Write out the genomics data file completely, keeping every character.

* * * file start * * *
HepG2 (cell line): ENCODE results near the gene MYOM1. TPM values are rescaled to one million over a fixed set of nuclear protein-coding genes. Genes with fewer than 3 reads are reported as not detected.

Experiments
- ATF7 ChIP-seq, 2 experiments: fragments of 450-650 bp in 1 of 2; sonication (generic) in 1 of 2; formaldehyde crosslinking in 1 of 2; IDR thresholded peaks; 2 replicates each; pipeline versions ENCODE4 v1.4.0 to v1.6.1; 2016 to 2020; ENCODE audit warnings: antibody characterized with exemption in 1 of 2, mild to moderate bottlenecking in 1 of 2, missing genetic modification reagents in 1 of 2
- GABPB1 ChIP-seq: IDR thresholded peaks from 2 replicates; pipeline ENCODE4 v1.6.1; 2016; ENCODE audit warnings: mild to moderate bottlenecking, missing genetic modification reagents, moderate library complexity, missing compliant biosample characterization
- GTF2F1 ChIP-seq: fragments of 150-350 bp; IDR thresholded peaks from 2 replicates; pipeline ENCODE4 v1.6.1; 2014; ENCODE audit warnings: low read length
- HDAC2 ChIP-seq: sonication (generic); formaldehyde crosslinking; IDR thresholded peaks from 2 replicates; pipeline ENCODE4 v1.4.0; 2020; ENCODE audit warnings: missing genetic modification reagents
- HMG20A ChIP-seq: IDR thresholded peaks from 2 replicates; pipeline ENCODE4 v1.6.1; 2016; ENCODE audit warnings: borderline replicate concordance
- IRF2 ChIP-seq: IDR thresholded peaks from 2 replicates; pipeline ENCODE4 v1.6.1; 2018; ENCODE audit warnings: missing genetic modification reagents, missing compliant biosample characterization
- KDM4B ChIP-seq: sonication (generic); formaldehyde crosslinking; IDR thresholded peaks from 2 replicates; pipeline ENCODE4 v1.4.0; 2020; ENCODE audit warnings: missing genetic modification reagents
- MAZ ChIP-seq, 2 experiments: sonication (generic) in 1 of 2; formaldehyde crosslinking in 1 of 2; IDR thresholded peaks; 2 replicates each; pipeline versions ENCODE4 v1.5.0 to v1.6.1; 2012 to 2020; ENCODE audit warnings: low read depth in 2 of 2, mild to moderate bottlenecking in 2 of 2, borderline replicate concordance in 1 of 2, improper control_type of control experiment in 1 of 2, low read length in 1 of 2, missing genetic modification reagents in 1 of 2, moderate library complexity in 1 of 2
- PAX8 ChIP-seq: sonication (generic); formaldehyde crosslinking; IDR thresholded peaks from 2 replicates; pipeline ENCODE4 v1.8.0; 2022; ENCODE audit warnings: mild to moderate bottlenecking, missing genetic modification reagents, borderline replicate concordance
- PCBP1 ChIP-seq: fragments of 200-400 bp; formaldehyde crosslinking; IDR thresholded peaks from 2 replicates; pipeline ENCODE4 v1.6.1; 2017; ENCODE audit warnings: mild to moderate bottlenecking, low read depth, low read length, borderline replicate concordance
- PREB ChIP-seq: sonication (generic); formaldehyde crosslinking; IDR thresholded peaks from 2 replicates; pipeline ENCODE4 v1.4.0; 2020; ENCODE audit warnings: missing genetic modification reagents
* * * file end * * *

HepG2 (cell line): ENCODE results near the gene MYOM1. TPM values are rescaled to one million over a fixed set of nuclear protein-coding genes. Genes with fewer than 3 reads are reported as not detected.

Experiments
- ATF7 ChIP-seq, 2 experiments: fragments of 450-650 bp in 1 of 2; sonication (generic) in 1 of 2; formaldehyde crosslinking in 1 of 2; IDR thresholded peaks; 2 replicates each; pipeline versions ENCODE4 v1.4.0 to v1.6.1; 2016 to 2020; ENCODE audit warnings: antibody characterized with exemption in 1 of 2, mild to moderate bottlenecking in 1 of 2, missing genetic modification reagents in 1 of 2
- GABPB1 ChIP-seq: IDR thresholded peaks from 2 replicates; pipeline ENCODE4 v1.6.1; 2016; ENCODE audit warnings: mild to moderate bottlenecking, missing genetic modification reagents, moderate library complexity, missing compliant biosample characterization
- GTF2F1 ChIP-seq: fragments of 150-350 bp; IDR thresholded peaks from 2 replicates; pipeline ENCODE4 v1.6.1; 2014; ENCODE audit warnings: low read length
- HDAC2 ChIP-seq: sonication (generic); formaldehyde crosslinking; IDR thresholded peaks from 2 replicates; pipeline ENCODE4 v1.4.0; 2020; ENCODE audit warnings: missing genetic modification reagents
- HMG20A ChIP-seq: IDR thresholded peaks from 2 replicates; pipeline ENCODE4 v1.6.1; 2016; ENCODE audit warnings: borderline replicate concordance
- IRF2 ChIP-seq: IDR thresholded peaks from 2 replicates; pipeline ENCODE4 v1.6.1; 2018; ENCODE audit warnings: missing genetic modification reagents, missing compliant biosample characterization
- KDM4B ChIP-seq: sonication (generic); formaldehyde crosslinking; IDR thresholded peaks from 2 replicates; pipeline ENCODE4 v1.4.0; 2020; ENCODE audit warnings: missing genetic modification reagents
- MAZ ChIP-seq, 2 experiments: sonication (generic) in 1 of 2; formaldehyde crosslinking in 1 of 2; IDR thresholded peaks; 2 replicates each; pipeline versions ENCODE4 v1.5.0 to v1.6.1; 2012 to 2020; ENCODE audit warnings: low read depth in 2 of 2, mild to moderate bottlenecking in 2 of 2, borderline replicate concordance in 1 of 2, improper control_type of control experiment in 1 of 2, low read length in 1 of 2, missing genetic modification reagents in 1 of 2, moderate library complexity in 1 of 2
- PAX8 ChIP-seq: sonication (generic); formaldehyde crosslinking; IDR thresholded peaks from 2 replicates; pipeline ENCODE4 v1.8.0; 2022; ENCODE audit warnings: mild to moderate bottlenecking, missing genetic modification reagents, borderline replicate concordance
- PCBP1 ChIP-seq: fragments of 200-400 bp; formaldehyde crosslinking; IDR thresholded peaks from 2 replicates; pipeline ENCODE4 v1.6.1; 2017; ENCODE audit warnings: mild to moderate bottlenecking, low read depth, low read length, borderline replicate concordance
- PREB ChIP-seq: sonication (generic); formaldehyde crosslinking; IDR thresholded peaks from 2 replicates; pipeline ENCODE4 v1.4.0; 2020; ENCODE audit warnings: missing genetic modification reagents